The musical bridges bonding and separating continents at the same moments are usually born in the wombs of international festivals. One of the toughest classical music celebrations of today – Salzburger Festspiele, takes place the middle of July. This festival is known worldwide due to the quality of performances and the artistic program, featuring opera, drama, and concerts. This year Salzburger Festspiele gave 199 performances over six weeks. The festival attracts international audiences and vocalists.
Tore Tom Denys of Belgium stated, “Salzburger Festspiele was a musical paradise…the main role was sung by Placido Domingo.
He spent all five weeks with us and we saw him in rehearsals every day.” Tomaš Kral of the Czech Republic added, “It is my third time here…extremely well-organized.”
Two North American vocalists Josh Lovell and Joel Allison sat down for a more extensive interview and shared their heritage in classical music and keys to vocal success with musicologist Ona Jarmalavičiūtė.
How did your upbringing form you?
Joel Allison: In Ottawa, they have wonderful teachers and a history of teaching music. At seven I began piano lessons and at ten I joined the men’s choir in the cathedral and gained a traditional British choral training. My teachers have done the whole British Royal College training. My violin teachers were in the national art center orchestra and had started their orchestras in Canada.
Ottawa has a summer chamber music festival and it really shaped my knowledge of music, because I would go in the summer to spend the entire days at the festival. The city also has a rich choir culture with more than 100 choirs.
Josh Lovell: There are many rich and different musical cultures in Canada. Throughout my studies in Toronto I had many opportunities to perform and to grow through these experiences. For my masters I moved to University of Michigan. The music scene there is totally different and I’ve learned so much there. Now I am finishing my young singers program in Chicago – I love working in an opera company together with other professionals. I’m in Salzburg and will soon work in Vienna’s opera house (Wiener Staatsoper).
Do you see any differences between Austrian and American musical cultures?
Josh Allison: Classical music in Austria is a part of everyday life; everyone appreciates arts and artists. People recognizes us because of Salzburger Festspiele – that would never happen in Canada. And government here values music culture more, giving better funding for it. In Canada, music is just one of many cultural branches and sports are in the biggest of value. The funding from government also goes to sports – that’s the biggest differences.
Josh Lovell: Opera in North America is very different to opera in Europe. There are many more opera houses across Europe because each house receives major funding from the government, and this is not the same in North America. There is funding from the government in both the USA and Canada but it isn’t near the same amount. I think this is the case because Europeans are committed to funding all of the arts.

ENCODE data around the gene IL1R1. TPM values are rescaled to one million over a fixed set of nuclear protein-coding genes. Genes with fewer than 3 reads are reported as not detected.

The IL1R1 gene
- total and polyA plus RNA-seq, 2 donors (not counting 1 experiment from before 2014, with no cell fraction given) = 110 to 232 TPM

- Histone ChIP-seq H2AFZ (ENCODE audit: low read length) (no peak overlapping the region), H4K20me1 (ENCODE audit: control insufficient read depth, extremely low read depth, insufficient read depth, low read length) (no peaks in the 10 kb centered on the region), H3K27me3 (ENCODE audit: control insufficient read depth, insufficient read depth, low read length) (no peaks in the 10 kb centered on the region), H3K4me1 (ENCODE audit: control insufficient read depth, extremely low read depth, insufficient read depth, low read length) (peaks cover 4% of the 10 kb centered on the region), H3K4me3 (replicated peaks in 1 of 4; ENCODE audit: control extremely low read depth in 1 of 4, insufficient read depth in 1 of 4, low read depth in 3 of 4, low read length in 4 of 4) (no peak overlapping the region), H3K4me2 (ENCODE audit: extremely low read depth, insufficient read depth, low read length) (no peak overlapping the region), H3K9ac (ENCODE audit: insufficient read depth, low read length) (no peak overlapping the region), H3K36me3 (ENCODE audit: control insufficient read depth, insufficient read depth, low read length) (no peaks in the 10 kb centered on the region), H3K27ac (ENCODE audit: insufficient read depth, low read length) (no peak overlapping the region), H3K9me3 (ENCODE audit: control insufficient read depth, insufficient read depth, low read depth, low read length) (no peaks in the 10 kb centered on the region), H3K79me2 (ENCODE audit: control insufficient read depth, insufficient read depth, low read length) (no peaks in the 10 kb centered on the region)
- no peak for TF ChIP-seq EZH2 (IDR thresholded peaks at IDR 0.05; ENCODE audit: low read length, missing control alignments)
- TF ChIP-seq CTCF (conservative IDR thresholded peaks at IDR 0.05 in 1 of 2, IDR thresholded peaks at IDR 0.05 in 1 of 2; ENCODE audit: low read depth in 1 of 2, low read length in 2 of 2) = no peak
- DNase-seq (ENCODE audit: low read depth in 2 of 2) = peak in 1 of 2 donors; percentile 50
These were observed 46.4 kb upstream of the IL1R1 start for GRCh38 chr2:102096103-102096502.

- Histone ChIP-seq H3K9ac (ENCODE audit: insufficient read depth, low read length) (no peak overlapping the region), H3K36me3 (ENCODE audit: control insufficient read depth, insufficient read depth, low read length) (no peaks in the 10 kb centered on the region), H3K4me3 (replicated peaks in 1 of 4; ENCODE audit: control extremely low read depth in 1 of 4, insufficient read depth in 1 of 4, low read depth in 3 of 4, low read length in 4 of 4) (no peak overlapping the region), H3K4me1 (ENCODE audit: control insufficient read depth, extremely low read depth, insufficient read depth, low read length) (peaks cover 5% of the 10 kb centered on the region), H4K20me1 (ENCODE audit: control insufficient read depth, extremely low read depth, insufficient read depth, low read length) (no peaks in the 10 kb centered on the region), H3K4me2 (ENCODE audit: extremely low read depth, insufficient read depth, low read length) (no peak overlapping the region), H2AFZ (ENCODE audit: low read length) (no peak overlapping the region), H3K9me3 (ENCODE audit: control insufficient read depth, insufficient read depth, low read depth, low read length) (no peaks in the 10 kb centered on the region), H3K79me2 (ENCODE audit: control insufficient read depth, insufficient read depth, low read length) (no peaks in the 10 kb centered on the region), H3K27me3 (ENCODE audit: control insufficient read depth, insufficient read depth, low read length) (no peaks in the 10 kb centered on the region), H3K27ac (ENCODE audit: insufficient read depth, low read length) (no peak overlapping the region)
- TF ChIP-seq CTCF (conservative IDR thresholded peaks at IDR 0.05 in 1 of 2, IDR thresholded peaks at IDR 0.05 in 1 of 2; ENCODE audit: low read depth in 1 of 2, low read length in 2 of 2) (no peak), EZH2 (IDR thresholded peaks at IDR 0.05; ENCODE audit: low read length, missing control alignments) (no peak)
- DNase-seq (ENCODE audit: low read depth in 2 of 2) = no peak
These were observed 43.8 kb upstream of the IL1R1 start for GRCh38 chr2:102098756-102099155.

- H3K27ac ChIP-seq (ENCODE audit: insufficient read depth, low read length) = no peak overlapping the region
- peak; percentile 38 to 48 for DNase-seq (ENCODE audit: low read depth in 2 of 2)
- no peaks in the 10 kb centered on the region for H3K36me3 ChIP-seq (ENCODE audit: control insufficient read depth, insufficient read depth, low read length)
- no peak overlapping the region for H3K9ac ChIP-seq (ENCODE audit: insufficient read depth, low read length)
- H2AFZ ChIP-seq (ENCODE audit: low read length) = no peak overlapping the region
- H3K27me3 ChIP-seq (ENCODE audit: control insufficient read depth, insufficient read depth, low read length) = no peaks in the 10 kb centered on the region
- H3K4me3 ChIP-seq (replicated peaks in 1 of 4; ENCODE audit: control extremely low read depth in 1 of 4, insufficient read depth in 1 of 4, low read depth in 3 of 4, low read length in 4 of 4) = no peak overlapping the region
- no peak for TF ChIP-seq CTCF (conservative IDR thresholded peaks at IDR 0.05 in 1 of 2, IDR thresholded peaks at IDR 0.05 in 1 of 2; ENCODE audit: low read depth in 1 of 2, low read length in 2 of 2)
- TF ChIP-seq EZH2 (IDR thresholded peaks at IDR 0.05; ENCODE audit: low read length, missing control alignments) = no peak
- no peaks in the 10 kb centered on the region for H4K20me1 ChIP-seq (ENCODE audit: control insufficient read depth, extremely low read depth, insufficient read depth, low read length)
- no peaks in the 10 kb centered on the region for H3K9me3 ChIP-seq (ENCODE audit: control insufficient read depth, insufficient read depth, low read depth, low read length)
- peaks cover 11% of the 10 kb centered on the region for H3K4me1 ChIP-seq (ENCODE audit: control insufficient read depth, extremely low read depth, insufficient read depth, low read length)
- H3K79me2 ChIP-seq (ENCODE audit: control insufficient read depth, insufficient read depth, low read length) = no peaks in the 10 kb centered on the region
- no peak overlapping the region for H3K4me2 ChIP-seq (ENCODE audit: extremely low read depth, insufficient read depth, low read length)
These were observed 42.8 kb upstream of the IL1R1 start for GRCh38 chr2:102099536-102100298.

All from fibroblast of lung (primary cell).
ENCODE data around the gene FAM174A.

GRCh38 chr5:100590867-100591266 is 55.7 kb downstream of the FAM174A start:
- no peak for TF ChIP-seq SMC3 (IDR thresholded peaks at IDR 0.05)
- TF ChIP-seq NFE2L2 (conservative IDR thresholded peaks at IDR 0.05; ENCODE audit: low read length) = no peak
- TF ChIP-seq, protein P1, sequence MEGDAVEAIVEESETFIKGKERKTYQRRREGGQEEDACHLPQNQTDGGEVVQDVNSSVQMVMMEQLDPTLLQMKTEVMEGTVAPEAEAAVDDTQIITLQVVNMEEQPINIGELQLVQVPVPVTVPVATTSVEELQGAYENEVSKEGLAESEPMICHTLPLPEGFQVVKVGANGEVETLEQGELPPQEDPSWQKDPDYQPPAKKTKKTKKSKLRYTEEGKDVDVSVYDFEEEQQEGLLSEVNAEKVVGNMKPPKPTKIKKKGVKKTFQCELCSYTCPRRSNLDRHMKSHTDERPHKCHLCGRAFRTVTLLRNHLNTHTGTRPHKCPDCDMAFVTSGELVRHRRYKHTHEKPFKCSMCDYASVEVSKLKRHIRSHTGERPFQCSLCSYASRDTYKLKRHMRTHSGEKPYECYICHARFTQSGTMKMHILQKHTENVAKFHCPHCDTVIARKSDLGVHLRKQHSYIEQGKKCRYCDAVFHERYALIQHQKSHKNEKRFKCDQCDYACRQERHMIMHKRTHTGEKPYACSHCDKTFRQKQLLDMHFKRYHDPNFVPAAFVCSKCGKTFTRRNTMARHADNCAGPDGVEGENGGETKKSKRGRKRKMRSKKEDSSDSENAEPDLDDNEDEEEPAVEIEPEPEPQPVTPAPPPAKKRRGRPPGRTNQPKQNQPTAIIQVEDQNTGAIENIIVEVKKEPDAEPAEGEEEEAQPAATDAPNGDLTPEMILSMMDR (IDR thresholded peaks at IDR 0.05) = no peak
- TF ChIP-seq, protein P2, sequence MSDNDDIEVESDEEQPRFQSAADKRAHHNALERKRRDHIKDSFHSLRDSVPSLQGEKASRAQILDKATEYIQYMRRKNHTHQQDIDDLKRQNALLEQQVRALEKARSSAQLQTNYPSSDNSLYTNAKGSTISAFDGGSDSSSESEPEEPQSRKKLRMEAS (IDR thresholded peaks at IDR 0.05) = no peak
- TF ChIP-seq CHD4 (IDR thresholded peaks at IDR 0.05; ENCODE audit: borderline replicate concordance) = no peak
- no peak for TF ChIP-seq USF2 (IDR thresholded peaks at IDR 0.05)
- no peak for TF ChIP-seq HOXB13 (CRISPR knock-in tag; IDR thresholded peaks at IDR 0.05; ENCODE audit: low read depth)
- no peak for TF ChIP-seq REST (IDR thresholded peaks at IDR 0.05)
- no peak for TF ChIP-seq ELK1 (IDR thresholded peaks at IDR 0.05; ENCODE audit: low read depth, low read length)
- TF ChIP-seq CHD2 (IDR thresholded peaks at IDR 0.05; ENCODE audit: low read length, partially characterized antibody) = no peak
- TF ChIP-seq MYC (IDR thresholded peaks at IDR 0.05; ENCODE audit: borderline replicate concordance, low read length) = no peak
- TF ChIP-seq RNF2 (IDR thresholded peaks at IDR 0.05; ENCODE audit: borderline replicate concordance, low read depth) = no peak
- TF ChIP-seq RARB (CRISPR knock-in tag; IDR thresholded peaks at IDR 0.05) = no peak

You work because of your voice. How do you nourish it?
Joel Allison: Dehydration is a big thing for me. In addition, when I change environment I get allergies so I always try to take care of my health. I try to eat natural, healthy foods. When traveling with concerts I try to find natural honey and it helps me to adjust. I do my best when I am healthy, hydrated and get eight hours of sleep. It’s not always possible, but it is important to me.
Josh Lovell: If I eat healthy then my body is healthy and thus my voice is healthy. So I drink lots of liquids and try to exercise regularly. Importantly, I find moments to stay silent and to save my voice. When practicing I am always warming up and warming down. But besides that – no special rituals. I have allergies and so I must use a neti pot in order to keep my sinuses clean from pollen.
Do you get to choose your repertoire?
Joel Allison: Not really, at this point of life. Usually festivals offer the repertoire and then you decide if you can actually sing it or not. Usually you can, because if they are hiring you, they know the capacities of your voice and they choose the pieces for you carefully. Either you sing what is comfortable for your voice, or the repertoire is slightly pushing you out of the comfort zone.
Josh Lovell: It depends, some singers are very lucky in that they get to choose the repertoire they sing while others are selected for certain repertoire. When auditioning I can sing the pieces that I choose to present myself, but when an organization is hires me, they usually have certain roles they need to fill. Then they put me in the best places for me and my voice, and also for their repertoire plan.
Do you ever think about what’s your impact on the listener?
Joel Allison: As a performer, I try to be as honest as I can. The music has an impact itself – I just have to be very clear while interpreting it. Also, I really value the creation of the atmosphere and a story on stage, because that’s what touches people the most.
Josh Lovell: In opera there are so many things that touch and move the listeners; whether it is music, production or drama. When performing I focus on the text to try to convey the emotions of the character with the audience for the greatest impact.
What are your values in singing?
Josh Lovell: I try to understand music as it is written on the page, but also understand its historical and cultural context. In opera we have one moment on stage when we have to say and express it all and live the music through your emotions. When you make music personal, others relate to it. The audiences are looking for connection. So these are the values that I try to bring to my performance.
Thank you for the conversation!